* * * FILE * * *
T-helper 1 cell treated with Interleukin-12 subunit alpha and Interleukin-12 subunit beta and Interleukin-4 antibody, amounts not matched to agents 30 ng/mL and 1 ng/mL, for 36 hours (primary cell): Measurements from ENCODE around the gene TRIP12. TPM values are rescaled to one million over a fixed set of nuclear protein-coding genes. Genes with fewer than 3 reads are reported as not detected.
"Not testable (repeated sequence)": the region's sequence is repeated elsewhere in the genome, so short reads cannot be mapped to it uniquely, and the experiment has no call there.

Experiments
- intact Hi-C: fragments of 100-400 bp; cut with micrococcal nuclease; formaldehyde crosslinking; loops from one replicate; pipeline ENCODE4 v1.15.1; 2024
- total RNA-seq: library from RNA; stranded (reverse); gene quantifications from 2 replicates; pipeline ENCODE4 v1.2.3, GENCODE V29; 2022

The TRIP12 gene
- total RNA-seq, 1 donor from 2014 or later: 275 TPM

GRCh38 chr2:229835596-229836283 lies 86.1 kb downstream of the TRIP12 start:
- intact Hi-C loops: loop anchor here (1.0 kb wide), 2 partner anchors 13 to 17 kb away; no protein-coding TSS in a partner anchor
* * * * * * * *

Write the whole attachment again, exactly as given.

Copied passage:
T-helper 1 cell treated with Interleukin-12 subunit alpha and Interleukin-12 subunit beta and Interleukin-4 antibody, amounts not matched to agents 30 ng/mL and 1 ng/mL, for 36 hours (primary cell): Measurements from ENCODE around the gene TRIP12. TPM values are rescaled to one million over a fixed set of nuclear protein-coding genes. Genes with fewer than 3 reads are reported as not detected.
"Not testable (repeated sequence)": the region's sequence is repeated elsewhere in the genome, so short reads cannot be mapped to it uniquely, and the experiment has no call there.

Experiments
- intact Hi-C: fragments of 100-400 bp; cut with micrococcal nuclease; formaldehyde crosslinking; loops from one replicate; pipeline ENCODE4 v1.15.1; 2024
- total RNA-seq: library from RNA; stranded (reverse); gene quantifications from 2 replicates; pipeline ENCODE4 v1.2.3, GENCODE V29; 2022

The TRIP12 gene
- total RNA-seq, 1 donor from 2014 or later: 275 TPM

GRCh38 chr2:229835596-229836283 lies 86.1 kb downstream of the TRIP12 start:
- intact Hi-C loops: loop anchor here (1.0 kb wide), 2 partner anchors 13 to 17 kb away; no protein-coding TSS in a partner anchor